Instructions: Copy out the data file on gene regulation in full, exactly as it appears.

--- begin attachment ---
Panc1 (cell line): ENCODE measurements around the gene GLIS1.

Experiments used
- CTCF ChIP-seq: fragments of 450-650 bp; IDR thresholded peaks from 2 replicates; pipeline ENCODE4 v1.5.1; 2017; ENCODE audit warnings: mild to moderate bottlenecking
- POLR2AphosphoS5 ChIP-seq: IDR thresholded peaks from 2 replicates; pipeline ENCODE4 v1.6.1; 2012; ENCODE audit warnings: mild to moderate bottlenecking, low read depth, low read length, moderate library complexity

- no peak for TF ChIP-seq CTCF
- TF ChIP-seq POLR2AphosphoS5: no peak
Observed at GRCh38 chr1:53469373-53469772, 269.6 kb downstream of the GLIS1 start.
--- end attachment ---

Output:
Panc1 (cell line): ENCODE measurements around the gene GLIS1.

Experiments used
- CTCF ChIP-seq: fragments of 450-650 bp; IDR thresholded peaks from 2 replicates; pipeline ENCODE4 v1.5.1; 2017; ENCODE audit warnings: mild to moderate bottlenecking
- POLR2AphosphoS5 ChIP-seq: IDR thresholded peaks from 2 replicates; pipeline ENCODE4 v1.6.1; 2012; ENCODE audit warnings: mild to moderate bottlenecking, low read depth, low read length, moderate library complexity

- no peak for TF ChIP-seq CTCF
- TF ChIP-seq POLR2AphosphoS5: no peak
Observed at GRCh38 chr1:53469373-53469772, 269.6 kb downstream of the GLIS1 start.